About Russell Noehlty’s Publishing Company, Wannabe Press
Russell Nohelty is the founder of Wannabe Press and Kickstarter University. He loves writing and publishing, but his true passion is helping creators launch careers with their own two hands. The culmination of that work is summed up in a free 7 day course that shows creators how to develop, launch, deliver, and market their books to become financially independent.
He set up a kickstarter and successfully funded ICHABOD JONES:MONSTER HUNTER to 150% of its goal. Along with a reprint of his first novel Gumshoes and two other properties, Ichabod made up the January 2015 launch lineup of Wannabe Press.
His third Kickstarter, My Father Didn’t Kill Himself, is trying to become the most overfunded Kickstarter of all time by raising 1,000,000% of it’s goal!
About Entrepreneur & Crowd-Funding Expert, Russell Nohelty
Mostly he writes novels, both graphic and traditional. He wrote all of Wannabe Press‘s launch titles and still releases 1-2 books a year.
Russell Nohelty started writing because the voices in his head needed to live on their own. He set up condos for them in the various worlds of his imaginary universes, and he’ll continue to do so as long as he’s able. The fact there are people who like what Russell has to say is unbelievable to him. He truly cherishes every one of his fans.
Inspirational Interview with Russell Nohelty
How long did it take you to get to where you are now?
10 years. Wow. Yeah, almost exactly ten years. I started as a director, then a producer. I was a writer by necessity, not design. Then, I got in a major car accident and was laid up with nothing but a computer.
So I got to writing. TV, Movies, web series. All manner of things that took legions to make…and never did come to fruition.
Then, in 2010, my manager turned me onto comic books, and that led me to writing novels, and the rest is history.
How did you deal with fear, doubt and worry?
I cast them aside. I know it’s easier said than done, but I have built up a good network now that I trust to tell me if I’m crazy, and they haven’t told me I’m crazy in a while. In fact, usually when I think about quitting, that’s when they think I’m crazy.
There is always doubt. Sometimes crippling doubt, but there’s also work to be done. And work has to get done.
What people, places or things motivated you to make your dreams come true?
Is it too narcissistic to say myself? I’m very self-motivated. Honestly, while my family is supportive, they all have jobs. Like real jobs, with pensions and 401ks and such. They don’t really, truly understand, they just know this makes me happy.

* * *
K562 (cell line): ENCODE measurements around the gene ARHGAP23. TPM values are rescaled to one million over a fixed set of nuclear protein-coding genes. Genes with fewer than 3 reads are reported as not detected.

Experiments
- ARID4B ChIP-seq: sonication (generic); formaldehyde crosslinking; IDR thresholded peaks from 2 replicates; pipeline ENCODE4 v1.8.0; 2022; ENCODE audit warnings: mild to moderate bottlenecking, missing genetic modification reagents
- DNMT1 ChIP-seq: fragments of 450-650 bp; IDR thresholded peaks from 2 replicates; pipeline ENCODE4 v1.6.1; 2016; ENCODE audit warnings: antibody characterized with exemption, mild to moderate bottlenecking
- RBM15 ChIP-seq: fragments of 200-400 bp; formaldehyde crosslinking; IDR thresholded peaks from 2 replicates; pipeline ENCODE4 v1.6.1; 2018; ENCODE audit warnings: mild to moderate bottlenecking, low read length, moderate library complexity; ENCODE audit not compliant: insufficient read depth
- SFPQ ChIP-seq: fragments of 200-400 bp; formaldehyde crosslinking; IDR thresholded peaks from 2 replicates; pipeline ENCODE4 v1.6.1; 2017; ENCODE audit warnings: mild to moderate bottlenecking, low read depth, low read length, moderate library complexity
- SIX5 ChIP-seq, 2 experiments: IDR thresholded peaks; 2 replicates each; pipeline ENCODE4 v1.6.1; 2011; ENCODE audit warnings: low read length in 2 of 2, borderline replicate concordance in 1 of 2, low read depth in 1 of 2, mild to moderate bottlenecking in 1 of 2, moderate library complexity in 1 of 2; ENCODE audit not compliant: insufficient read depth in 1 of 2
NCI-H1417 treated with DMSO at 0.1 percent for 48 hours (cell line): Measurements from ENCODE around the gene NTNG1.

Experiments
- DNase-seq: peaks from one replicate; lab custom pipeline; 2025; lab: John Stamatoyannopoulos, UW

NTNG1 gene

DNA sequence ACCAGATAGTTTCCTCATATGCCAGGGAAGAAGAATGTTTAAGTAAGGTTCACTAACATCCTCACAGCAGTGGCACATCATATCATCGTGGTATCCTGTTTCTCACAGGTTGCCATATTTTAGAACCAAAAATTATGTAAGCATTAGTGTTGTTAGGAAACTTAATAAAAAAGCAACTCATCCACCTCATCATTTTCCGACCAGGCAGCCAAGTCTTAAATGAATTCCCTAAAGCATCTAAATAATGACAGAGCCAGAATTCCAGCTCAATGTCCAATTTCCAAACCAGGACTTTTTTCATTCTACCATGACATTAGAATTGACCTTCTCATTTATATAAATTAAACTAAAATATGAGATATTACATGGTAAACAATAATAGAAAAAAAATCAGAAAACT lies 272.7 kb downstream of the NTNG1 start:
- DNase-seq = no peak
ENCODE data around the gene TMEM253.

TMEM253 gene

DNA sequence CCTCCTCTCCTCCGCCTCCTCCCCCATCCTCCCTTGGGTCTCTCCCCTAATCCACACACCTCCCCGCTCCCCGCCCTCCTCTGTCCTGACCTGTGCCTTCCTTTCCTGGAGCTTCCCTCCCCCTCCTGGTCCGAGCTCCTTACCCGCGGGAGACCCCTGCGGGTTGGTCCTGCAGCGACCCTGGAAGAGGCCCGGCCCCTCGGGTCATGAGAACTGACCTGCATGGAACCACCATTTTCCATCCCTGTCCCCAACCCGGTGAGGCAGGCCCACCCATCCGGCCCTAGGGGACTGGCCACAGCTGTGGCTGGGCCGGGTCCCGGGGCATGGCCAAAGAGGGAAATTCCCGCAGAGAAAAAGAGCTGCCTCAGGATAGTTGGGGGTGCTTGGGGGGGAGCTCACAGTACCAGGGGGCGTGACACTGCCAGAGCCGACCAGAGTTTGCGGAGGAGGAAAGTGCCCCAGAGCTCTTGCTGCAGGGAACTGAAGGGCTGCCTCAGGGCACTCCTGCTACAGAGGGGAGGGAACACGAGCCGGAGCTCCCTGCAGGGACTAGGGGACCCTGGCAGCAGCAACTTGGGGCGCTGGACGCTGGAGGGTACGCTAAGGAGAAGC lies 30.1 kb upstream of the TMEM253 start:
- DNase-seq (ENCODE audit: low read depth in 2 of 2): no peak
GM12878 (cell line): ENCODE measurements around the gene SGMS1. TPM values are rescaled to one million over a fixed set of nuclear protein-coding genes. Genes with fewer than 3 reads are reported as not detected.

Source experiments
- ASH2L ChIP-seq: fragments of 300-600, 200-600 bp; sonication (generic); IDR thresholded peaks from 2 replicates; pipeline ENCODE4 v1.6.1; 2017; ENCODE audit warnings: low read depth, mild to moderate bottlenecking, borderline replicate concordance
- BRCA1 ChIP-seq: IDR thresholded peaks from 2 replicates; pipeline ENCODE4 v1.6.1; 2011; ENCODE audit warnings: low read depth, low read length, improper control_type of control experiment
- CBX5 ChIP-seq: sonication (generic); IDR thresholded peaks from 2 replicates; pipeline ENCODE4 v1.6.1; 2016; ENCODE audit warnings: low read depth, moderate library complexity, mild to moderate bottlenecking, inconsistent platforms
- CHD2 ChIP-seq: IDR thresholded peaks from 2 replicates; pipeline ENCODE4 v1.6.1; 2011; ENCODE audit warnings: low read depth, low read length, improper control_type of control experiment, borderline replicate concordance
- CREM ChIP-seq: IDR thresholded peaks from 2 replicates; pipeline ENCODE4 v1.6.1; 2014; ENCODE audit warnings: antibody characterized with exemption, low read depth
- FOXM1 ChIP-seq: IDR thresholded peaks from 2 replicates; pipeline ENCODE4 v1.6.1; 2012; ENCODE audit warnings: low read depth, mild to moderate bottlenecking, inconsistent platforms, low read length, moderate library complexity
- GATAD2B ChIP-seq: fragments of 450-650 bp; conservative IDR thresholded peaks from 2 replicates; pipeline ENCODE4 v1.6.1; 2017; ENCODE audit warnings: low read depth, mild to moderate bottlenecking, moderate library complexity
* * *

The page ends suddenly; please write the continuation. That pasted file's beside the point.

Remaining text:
What I want is the freedom to do what I want when I want it. I also want the freedom to make mistakes, and learn from those mistakes, and own those mistakes.
What struggles did you encounter in order to become successful doing what you love?
All of them. Seriously though, people cut you down a lot. I was very lucky to be very supported in my life, but even then if people aren’t cutting you down, you are cutting yourself down.
Honestly, it’s way easier to take the route of having a job. There’s a guaranteed amount of money you will make, and that amount of money is consistent.
Who or what inspires you to stay motivated?
I just keep laying track, little by little. I’ve been doing it for years, and it keeps working…somehow. I keep laying down track over and over. After time, that track is very long, and the train keeps bearing down.
It’s really easy to stay motivated if you think of things like that. I just do the work because there’s work to be done. If I have a free moment I do more work because there is time.
Is there anything else you’d like to contribute to this interview?
This is critical. You can do it, too. I mean it’s really not that hard. All you need is focus and grit. You have to be able to weave and bob, understand money is going to be wasted, learn from your mistakes, and never stop.
The biggest thing I can say is that the road to success is paved with people that stopped and quit. Talented people. Way more talented than you and I.
They couldn’t tough it out. They didn’t have a plan. They didn’t have clarity. They didn’t have vision.